Wednesday, 19 October 2016

LFF 2016:
Manchester By The Sea / The Ghoul /
Mascots / My Life As A Courgette

Well that's that for another year. The 60th London Film Festival is over, and so is my all-encompassing coverage of 4.9% of all the films it had to offer. Join me again next year when we hope to break the magic 5% barrier!

Manchester By The Sea
Kenneth Lonergan's long-awaited follow-up to the epic Margaret lacks that film's scope and scale, hewing closer to his excellent debut You Can Count On Me by virtue of teasing more sibling-related drama out of everyday life. Casey Affleck is terrifically ordinary as "The Lee Chandler", a janitor with a tragic history that hangs over him throughout the story; permanently shuffling around Massachusetts with his hands in his pockets, unwillingly trying to take care of his horny nephew after a family bereavement, Lee's life is a series of obstacles recognisable to anyone who's ever been related to anybody.

Lonergan's skill is in making the everyday dramatic without ever tipping into melodrama, eschewing formalities like distinct acts or character arcs that might lead you to believe you're watching a movie movie. His knack for writing, directing and editing scenes of superficial tedium which are never less than compelling is uncanny, and he's aided enormously by Affleck and Michelle Williams, who - despite essentially replaying her Blue Valentine character here - is literally incapable of being unwatchable. Kyle Chandler, too, threatens to typecast himself as the go-to big brother seen in two series of Bloodline, but he's forgiven because he's exactly the big brother you'd want. On a personal note, if you're going to double-bill Manchester By The Sea with La La Land like I inadvertently did, watch this one first. The other way round is like eating dessert before the main course.

The Ghoul
Written and directed with quiet intensity by Gareth Tunley, The Ghoul is an unsettling depiction of a troubled soul, and dares to tackle a subject all too rarely examined in mainstream cinema. What begins as a modern-day Holmesian detective yarn swiftly mutates into something else entirely: a weird, woozy headscratcher that probes the darkest corners of its protagonist's psyche and presents its findings with appropriately disorientating perplexity. While it suffers from the odd casting decision that can only have helped it get made in the first place, Tunley's film is a layered, metaphor-laden, smartly-constructed puzzle which loops around on itself like the Möbius strip motif at its core. If you can, once the credits roll, watch the beginning again and see if you can spot where the story ends. Good luck.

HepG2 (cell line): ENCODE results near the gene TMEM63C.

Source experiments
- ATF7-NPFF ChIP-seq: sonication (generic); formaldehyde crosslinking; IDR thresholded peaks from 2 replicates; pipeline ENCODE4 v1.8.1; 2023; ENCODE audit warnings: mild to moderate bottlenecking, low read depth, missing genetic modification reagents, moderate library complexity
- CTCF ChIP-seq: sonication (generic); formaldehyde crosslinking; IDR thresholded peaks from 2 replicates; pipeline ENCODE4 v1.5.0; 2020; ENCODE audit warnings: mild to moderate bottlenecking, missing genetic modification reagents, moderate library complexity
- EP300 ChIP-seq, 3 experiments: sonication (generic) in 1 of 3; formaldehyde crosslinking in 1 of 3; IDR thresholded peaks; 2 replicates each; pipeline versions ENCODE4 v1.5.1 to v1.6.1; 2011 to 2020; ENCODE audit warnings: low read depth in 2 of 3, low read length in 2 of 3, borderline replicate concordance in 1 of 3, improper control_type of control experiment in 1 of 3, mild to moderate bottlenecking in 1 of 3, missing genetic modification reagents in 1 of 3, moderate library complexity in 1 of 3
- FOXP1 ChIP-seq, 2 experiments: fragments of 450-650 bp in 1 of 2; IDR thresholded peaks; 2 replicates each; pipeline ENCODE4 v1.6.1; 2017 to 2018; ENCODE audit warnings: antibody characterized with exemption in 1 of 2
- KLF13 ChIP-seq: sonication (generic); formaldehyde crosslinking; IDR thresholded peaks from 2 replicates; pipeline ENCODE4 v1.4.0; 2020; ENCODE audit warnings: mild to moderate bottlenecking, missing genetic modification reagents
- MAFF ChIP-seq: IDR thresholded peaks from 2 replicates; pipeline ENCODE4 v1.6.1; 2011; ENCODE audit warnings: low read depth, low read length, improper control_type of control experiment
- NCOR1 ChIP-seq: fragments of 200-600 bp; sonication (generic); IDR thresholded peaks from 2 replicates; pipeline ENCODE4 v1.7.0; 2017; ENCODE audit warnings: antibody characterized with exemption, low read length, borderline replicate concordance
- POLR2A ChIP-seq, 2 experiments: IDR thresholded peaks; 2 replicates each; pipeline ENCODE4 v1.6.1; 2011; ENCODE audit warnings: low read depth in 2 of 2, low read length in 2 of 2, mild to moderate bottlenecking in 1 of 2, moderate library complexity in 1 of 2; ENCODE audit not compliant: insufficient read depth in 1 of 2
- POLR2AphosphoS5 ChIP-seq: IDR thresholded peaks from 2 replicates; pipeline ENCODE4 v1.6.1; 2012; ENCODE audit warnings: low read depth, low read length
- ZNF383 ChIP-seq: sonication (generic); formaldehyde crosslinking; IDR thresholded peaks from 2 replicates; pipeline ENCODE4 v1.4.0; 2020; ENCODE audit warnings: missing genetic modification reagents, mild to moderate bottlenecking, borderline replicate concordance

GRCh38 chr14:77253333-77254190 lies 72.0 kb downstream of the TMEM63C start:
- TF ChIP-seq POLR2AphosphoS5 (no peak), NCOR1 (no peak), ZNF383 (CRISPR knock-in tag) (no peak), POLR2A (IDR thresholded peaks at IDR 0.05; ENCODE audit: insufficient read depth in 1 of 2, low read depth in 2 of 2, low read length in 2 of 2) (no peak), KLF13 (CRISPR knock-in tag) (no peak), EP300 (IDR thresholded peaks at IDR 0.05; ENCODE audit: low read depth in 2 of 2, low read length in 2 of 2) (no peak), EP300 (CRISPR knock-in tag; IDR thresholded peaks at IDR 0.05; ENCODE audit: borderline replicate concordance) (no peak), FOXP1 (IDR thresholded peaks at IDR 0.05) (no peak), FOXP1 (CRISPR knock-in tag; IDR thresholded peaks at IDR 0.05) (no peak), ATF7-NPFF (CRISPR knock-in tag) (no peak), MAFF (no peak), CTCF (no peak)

Christopher Guest has made his film again: a gentle mockumentary focusing on a handful of social misfits whose entire life is devoted to one activity so pathetically pointless that the only obvious way to approach it is through a mirthless sneer. The target this time is "sports mascottery" and the grand final of the "Fluffies", a global competition to find the world's greatest Person Who Dresses Up In An Oversized Suit And Does A Funny Routine. That's Guest's first mistake: whereas his previous targets have been familiar to the average audience (am-dram actors, musicians, dog lovers), few of us are as au fait with the deadly serious nature of being a sports mascot, and it's tricky to laugh at lampoonery if you know nothing about what's being lampooned.

For a high-profile proponent of the mockumentary style, Guest just can't seem to be arsed with it this time. A smattering of faux-interviews are about as mocku- as it gets, the rest of the film shot in the style of any other bland and unspectacular comedy. The only thing that's consistent is that blandness, which characterises every joke in the script: attempts to skewer political correctness are weak; a British entrant in the competition is a poor man's David Brent; Guest briefly reprises his role as Waiting For Guffman's Corky St Clair, an appalling gay stereotype who, in one shot, is seen doing needlepoint AND THAT'S THE JOKE. Every film I've seen at this year's London Film Festival has been funnier than Mascots, and that includes the one about the dying parent and the one about the suicidal newscaster.

My Life As A Courgette
A deeply lovable stop-motion animation featuring ludicrously bobble-headed kids, whose various unfortunate circumstances have landed them in Mme Papineau's Home For Peculiar Children. Icare, who goes by the name of Courgette for reasons never fully explained, is our unlikely guide to the joy of companionship and friendship via misery, bullying and loneliness. With eyes bigger than Emma Stone's, each character seems to be locked in a perpetual state of uncertainty, surprise or downright terror, yet director Claude Barras keeps them sympathetic and identifiable via believable dialogue and nuanced animation. Sweet but slight (at just over an hour there's barely time to get comfy), this is a grown-up tale for kids which balances its horrors with some hilarious nonsense about exploding willies.

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